Waste generation: For efficient SW management, study of the generation rate is very important. The generation rate varies from activity to activity and the exact generation rate must be determined after averaging over the time factor and including several of the waste producers. [10] The average waste generated in Jalandhar city is 350 TPD. In all, there are about 320 garbage bins placed in city. Garbage is finally disposed off in an open dump at Suchipind village on Hoshiarpur road and Wariana on Kapurthala road. Garbage-lifting vehicles involved in this operation are: [11]
[Additional file 4]

Sources of waste generation [Box 2] [12]
[Additional file 5]

Onsite handling, processing and storage


In Jalandhar city, most of the habitable/residential areas have limited storage spaces. In these areas, the waste is of mostly of a biodegradable nature. In some places, open dumping of the garbage is noticed, which causes health hazards as well as fly nuisance.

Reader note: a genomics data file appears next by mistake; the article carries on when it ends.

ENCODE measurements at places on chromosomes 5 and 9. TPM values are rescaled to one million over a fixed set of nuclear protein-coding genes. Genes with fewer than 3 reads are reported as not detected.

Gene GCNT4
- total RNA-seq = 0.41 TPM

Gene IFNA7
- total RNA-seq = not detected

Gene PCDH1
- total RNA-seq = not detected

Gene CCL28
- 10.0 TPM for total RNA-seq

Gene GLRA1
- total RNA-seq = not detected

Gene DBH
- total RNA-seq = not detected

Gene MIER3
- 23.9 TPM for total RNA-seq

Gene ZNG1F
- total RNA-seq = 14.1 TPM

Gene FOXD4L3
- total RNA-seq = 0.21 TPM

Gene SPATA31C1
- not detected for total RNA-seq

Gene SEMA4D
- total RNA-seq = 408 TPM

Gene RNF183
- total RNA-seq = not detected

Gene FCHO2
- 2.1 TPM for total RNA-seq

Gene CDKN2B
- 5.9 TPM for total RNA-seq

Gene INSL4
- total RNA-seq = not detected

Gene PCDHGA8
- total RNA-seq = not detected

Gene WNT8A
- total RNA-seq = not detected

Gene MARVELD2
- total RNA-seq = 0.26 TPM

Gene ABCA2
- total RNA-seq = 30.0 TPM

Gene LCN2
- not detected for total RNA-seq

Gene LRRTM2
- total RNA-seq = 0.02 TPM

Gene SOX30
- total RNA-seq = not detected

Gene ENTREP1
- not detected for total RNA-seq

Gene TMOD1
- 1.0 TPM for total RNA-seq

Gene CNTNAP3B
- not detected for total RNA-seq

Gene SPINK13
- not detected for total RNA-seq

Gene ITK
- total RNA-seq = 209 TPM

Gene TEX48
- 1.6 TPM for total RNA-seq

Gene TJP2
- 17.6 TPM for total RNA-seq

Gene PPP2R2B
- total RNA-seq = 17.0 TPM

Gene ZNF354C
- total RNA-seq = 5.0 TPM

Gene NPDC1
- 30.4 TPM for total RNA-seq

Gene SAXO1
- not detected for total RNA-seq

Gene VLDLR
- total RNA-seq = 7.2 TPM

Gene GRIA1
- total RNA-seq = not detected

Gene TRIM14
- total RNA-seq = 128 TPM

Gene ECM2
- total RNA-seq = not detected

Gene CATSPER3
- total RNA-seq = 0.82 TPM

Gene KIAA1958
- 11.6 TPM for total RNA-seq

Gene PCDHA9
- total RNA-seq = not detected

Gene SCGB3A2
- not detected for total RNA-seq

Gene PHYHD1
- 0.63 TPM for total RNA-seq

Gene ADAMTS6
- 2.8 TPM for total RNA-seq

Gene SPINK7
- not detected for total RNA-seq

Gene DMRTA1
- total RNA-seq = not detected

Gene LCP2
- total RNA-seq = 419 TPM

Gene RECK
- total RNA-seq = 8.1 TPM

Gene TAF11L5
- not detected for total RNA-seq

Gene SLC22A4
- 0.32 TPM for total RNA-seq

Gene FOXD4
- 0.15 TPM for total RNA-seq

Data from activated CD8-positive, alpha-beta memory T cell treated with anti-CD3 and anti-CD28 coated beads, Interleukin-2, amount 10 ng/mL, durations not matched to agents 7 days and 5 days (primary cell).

Handling: It refers to the activities associated with managing SW until they are placed in the containers used for their storage before collection or return to drop off and recycling centres.

There are various problems that could be related to handling and storage of SW are seen, like there are a number of places where there are dumps of SW and thus these points if unattended create small nuisance and health hazards. Stray animals like pigs, dogs and cows further aggravate the problem of spreading and littering of SW as they are seen at the site of handling and storage of SW in the study area.